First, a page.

Every time I wake up early to pray, I am defying inertia. I am setting into motion an object which otherwise would have remained at rest to ask the Lord to move mountains against their will. Every time I carve out a moment during the day to pray, I am interrupting the trajectory of an object already in motion to rest in the Lord. When I fail to do this–and too often I do–I am simply giving in to inertia.
Resisting inertia never gets any easier. At some point, before I realized how relentless the laws of the universe can be, I convinced myself that if I established a good, disciplined habit of studying the word and praying every morning, it would eventually just become second nature. I have spent years of my life in disciplined study and prayer, years that increased my faith and helped me to grow my roots down deep into the soil of God’s truth. Once I was in motion, I did find it easier to stay in motion. But once I stopped, my momentum was lost. And so, I have to admit that I have also spent years drifting, checked occasionally by bursts of zealous Christian activity that kept me on track but did little to help me grow. I have experienced the laws of physics first hand: an object in motion will stay in motion, but an object at rest tend to remain at rest.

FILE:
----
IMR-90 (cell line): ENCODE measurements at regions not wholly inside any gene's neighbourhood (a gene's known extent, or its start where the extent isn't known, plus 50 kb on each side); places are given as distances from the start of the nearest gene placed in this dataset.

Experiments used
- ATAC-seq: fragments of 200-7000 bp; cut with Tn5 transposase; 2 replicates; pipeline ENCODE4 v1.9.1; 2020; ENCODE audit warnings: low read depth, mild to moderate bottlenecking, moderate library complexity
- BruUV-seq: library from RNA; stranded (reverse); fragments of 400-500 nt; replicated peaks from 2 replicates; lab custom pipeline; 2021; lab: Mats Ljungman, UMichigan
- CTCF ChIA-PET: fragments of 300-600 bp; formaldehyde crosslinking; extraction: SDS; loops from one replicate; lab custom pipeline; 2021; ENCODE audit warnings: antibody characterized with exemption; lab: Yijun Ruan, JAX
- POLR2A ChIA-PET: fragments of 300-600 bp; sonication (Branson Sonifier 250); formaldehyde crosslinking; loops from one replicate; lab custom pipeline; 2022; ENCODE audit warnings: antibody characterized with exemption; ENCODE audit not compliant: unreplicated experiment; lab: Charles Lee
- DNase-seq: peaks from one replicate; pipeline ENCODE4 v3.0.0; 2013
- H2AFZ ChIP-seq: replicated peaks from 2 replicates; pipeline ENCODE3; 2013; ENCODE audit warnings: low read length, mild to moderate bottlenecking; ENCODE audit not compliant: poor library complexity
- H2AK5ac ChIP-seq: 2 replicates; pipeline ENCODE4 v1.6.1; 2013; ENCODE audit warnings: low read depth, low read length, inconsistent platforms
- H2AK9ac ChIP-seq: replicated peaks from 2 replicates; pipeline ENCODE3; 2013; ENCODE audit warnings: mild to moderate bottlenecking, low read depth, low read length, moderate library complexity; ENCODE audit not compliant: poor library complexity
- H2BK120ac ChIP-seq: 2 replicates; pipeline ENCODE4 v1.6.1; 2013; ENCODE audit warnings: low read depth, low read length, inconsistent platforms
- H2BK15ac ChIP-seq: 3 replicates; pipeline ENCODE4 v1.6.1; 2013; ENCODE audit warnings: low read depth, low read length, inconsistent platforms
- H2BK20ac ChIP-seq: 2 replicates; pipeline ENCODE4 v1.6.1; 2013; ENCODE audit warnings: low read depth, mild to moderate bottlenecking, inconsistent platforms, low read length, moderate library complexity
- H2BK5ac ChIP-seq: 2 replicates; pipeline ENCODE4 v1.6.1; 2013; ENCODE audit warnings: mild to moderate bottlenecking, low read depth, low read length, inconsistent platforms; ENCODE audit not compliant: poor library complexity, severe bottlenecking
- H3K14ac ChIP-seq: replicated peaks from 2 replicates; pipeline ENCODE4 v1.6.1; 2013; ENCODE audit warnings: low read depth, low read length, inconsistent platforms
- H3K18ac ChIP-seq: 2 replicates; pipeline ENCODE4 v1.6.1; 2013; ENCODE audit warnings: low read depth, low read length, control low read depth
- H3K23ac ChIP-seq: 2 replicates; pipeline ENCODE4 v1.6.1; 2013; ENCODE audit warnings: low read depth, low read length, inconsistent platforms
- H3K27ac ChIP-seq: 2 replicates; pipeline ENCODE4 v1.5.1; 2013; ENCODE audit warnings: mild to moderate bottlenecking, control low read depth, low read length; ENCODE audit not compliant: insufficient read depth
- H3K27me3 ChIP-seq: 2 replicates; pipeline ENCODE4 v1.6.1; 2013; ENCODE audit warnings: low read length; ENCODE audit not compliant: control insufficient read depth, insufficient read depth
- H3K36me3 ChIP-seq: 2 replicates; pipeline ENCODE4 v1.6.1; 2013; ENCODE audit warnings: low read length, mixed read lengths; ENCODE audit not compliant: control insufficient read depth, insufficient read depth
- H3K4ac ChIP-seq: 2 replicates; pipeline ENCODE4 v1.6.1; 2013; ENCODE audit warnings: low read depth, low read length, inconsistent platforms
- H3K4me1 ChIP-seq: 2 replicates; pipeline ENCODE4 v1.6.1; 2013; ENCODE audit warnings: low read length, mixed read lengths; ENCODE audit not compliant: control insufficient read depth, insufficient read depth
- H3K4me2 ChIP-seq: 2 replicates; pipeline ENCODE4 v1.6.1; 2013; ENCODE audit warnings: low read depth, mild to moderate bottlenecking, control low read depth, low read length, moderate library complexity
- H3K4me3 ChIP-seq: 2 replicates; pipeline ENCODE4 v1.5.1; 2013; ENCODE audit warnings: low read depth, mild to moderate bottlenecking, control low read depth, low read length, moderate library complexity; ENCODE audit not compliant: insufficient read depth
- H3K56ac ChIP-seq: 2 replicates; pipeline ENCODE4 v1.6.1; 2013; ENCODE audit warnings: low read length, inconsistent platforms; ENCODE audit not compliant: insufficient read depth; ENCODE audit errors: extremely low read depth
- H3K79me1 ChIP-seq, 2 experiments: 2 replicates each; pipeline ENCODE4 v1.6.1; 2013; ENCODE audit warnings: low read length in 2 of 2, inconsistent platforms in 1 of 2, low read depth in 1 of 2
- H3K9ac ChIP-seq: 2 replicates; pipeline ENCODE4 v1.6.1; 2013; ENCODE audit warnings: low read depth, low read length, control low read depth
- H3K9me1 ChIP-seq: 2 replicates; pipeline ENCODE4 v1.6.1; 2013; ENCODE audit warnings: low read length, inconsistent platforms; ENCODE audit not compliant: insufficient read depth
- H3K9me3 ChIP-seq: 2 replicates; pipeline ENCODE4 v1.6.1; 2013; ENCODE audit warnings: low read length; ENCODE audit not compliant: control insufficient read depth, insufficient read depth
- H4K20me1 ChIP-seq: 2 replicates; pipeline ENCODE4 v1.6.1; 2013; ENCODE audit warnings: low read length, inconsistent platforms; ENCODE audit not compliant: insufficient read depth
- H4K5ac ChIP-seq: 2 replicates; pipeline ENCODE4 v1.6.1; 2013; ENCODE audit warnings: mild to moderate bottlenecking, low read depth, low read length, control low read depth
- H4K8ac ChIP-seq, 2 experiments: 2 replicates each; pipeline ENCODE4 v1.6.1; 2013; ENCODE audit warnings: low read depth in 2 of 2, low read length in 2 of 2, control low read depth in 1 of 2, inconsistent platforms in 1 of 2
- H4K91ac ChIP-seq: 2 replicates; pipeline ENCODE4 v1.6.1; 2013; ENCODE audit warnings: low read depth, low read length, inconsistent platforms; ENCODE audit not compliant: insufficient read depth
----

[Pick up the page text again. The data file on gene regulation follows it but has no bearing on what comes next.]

The apostle Paul did not have a word for the concept of inertia, he just knew he had to keep “straining toward what is ahead” (Phil. 3:13). He admits openly that he did not always do the good he wanted to do, but instead kept doing the evil he did not want to do! Paul attributed this to another law at work, a law “waging war against the law of (his) mind and making (him) a prisoner of the law of sin at work within (him)” (Romans 7:15-23). He found that there were forces at work in the world that were actively working against him whenever he set out to do the right thing. Paul recognized that he was made of flesh, and that flesh is subject to all the laws of the universe.
Rather than making me feel defeated, Paul’s words inspire me to resist the forces of inertia. I had been thinking maybe I was lazy, or tired, or bored… I had been thinking I was alone. Instead, I discover that I am resisting the very forces that hold every human being to the planet. Just being able to identify the forces I wrestle against helps renew my resolve. If I do not resist, I am drifting, giving in to the forces of inertia, gravity, and entropy… and I cannot say it any better than D.A. Carson already has: “People do not, will not, drift towards holiness.”